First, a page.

Christmas in America means family traditions, reminiscences of Christmases past and memories of those no longer with us. But most of all, it means children -- from the celebration of the birth of a child to children as the most enduring symbol of hope.
This Christmas will be like no other for Tyrone Holland, who was separated from his family when he was 9. But he kept alive their spirit in his heart and memory, and tomorrow, for the first time in 13 years, he will share the happiness of the day reunited with his relatives.
"This is my real brother and his wife," he said the other day, sweeping an arm toward a couple wrapping gifts in a Southeast Washington apartment as if they were royalty and the chairs they sat on were velvet thrones.
Tyrone was born on Christmas Eve 21 years ago with a congenital spinal condition called spina bifida. It has caused partial paralysis that makes his walk a shuffling gait. He wears a bag attached to his body because his bladder does not function. He has learning disabilities.
Tyrone was one of eight children and the family was close despite the expense and energy drain of Tyrone's frequent hospitalizations. But tragedy struck the family. The children's mother died and a social worker recommended that Tryone be placed in a foster home because it was assumed that his father could not provide adequate care.
"Things fell apart," Tyrone recalled in a recent interview. "I got real ill. We had to split the family up."
He spent the next 13 years in foster homes, losing contact with his sisters and brothers, some of whom went to live with other relatives. He says he was treated badly in the first home where he stayed for two years, once even being "beaten with a dog chain." He ran away for a brief time.
The love in his second foster home made up for the hate in the first. He had a good foster mother who fought for what was best for him and cared for him through three and four long hospital stays a year.
But something was missing. He still yearned for his own family; he questioned his very identity.
Ironically, it was the death of their father that brought the children together again. Attending his father's funeral five years ago, he saw all of his brothers and sisters, some of whom had grown into young adults. But gulfs of misunderstanding now separated them. Tyrone, secretly bitter, felt that his brothers and sisters had stayed close while rejecting him. They, in turn, felt rejected by him, and saw him getting attention and opportunities that made him "special."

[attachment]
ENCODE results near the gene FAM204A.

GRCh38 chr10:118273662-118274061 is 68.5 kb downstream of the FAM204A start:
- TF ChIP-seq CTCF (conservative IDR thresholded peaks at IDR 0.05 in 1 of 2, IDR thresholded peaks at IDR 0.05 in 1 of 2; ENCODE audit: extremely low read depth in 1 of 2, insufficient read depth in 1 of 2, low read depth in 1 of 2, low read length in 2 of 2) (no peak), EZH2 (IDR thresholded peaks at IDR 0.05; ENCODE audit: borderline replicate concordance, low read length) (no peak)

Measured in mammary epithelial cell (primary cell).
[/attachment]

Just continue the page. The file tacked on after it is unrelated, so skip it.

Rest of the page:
A change in the child welfare system combined with creative work by the agency that had long worked with Tyrone produced the circumstances that would eventually bring about the family's reunion. When Tyrone was first placed in a foster home, the emphasis was to put children in homes, provide services, but little or no contact with their real families. This has changed in recent years and the emphasis now is to work with families of wards to develop a "permanent plan" for their futures.
In 1980, Tyrone's placement agency, For Love of Children (FLOC), became part of a Consortium for Child Welfare devoted to reunification of children with their families. FLOC caseworkers, city welfare officials, Tyrone and his family began meeting to gradually clear up mutual misunderstandings and work toward Tyrone's eventual independence.
At the final meeting, when it was decided that Tyrone could leave foster care, his seven brothers and sisters, led by his oldest sister, Sandra, marched into the meeting to have a part in reviewing his situation and offering their aid in helping him toward independent living.
His brother James, 27, asked Tyrone to live with him in his Southeast apartment.
Most people say that you can't go home again, but Tyrone's story is a reminder that home is never lost. While it is not possible to return precisely to the past, it is possible to find lost loved ones, identity and roots. That is this season's meaning as well -- and as Tyrone says, joy rimming his mouth and lighting his eyes, "After 13 years in foster homes, this feels great."